Here, in several sentences, is an abundant demonstration of the Putin-Medvedev’ s way of muddling things with the intention of placing the opponent in the role of one who questions Russia’s merits. Thus this rhethoric throws together the Second World War and the unquestionable role of the USSR in the defeat of Nazi Germany with the role of Russia as the defender of small nations (those in the Caucasus or the Baltic countries have ample experience with such protection). Just as curious is the thesis of the ever-loyal ally (the Treaty of Brest-Litovsk in 1918, Hungary in 1956, and Czechoslovakia in 1968 are excellent examples of this), and the honest partner (exemplified presumably by Iosif Vissarionovich).

To historians, particularly foreign ones (as Russian historians have already mostly understood what they are expected to write): We shall struggle against the falsification of our history, above all against any falsifying of history connected with the great figure of Stalin, although he was not without flaws (The impressive legacy of the two greatest modernizations in our country’s history – that of Peter the Great (imperial) and the Soviet one unleashed ruin, humiliation and resulted in the deaths of millions of our countrymen. It is not for us to judge our predecessors. But we must recognize that the preservation of human life was not, euphemistically speaking, a government priority in those years.):

Like every great people, the Russian people are brilliant and heroic, they command the world's respect and admiration, and at the same time our history has been a controversial, complex, ambiguous one. It means different things to different people in different countries. And much remains to be done to protect our historical heritage from distortion and political speculations. We must look clearly at our past and see our great victories, our tragic mistakes, our role models, and the manifestations of the best features of our national character.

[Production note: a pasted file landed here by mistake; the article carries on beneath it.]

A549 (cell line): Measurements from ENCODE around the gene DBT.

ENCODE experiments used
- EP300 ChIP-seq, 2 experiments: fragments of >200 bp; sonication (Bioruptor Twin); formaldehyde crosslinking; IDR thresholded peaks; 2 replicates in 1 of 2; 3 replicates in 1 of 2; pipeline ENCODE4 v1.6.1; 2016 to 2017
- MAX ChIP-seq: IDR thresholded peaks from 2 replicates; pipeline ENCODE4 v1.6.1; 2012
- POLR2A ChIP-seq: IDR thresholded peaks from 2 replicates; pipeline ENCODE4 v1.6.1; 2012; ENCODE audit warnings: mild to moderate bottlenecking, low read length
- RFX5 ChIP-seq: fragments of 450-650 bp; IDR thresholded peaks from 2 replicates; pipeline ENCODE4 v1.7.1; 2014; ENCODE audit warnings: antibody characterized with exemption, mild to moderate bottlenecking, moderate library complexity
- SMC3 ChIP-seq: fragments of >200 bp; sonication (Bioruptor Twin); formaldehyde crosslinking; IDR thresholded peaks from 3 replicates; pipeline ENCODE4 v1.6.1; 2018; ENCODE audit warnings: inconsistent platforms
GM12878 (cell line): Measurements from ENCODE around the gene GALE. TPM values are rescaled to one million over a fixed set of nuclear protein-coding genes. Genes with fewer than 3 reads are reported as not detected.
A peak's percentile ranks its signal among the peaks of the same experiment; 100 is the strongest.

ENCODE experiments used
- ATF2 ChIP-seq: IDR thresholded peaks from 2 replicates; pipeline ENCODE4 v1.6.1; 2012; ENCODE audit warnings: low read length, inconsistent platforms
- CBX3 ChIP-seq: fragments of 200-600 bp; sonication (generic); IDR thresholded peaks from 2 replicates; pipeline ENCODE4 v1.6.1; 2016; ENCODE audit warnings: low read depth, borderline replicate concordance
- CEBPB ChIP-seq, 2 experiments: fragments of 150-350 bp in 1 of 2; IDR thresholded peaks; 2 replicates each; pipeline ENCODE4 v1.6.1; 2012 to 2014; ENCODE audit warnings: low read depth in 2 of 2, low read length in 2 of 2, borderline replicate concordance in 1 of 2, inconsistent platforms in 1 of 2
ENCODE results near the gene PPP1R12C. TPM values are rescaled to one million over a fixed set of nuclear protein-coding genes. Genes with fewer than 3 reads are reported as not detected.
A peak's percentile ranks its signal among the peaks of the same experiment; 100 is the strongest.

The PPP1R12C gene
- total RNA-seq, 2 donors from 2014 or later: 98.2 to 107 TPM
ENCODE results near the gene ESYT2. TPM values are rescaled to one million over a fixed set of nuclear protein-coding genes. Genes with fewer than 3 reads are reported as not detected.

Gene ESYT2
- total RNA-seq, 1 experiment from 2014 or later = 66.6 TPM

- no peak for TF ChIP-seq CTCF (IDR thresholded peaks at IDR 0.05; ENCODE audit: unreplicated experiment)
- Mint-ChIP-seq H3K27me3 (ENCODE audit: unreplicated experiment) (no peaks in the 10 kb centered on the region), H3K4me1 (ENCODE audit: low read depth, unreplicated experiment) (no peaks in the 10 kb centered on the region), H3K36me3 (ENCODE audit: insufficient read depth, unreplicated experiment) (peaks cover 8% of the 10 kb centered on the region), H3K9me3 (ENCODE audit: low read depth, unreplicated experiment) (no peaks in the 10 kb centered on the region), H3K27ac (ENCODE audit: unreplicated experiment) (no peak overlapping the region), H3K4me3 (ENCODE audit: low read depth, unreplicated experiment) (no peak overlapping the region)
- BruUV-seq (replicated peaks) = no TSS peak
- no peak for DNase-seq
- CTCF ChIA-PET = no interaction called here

And we shall put forth any lies we can get away with:

In any case, we will be attentive to our history and we will respect it. First and foremost we must respect our country's role in maintaining a balanced world order for centuries. Russia has always, at all stages of its development, sought to achieve a more equitable world order.

Dmitry Medvedev has taken up an interest in history and, above all, its proper interpretation from his predecessor. It would be worthy of a separate paper to discuss what made these two amateur historians take up this interest.[3] Is this merely a continuation of the efforts of the former communist regime, which tried to form the present time via an Orwellian control of history, or do these two peculiar historians have some other aim in mind? Taking into consideration their interpretation of the history, particularly, of the 20th century, one may look for an explanation to the Communist concepts of the shaping of human consciousness.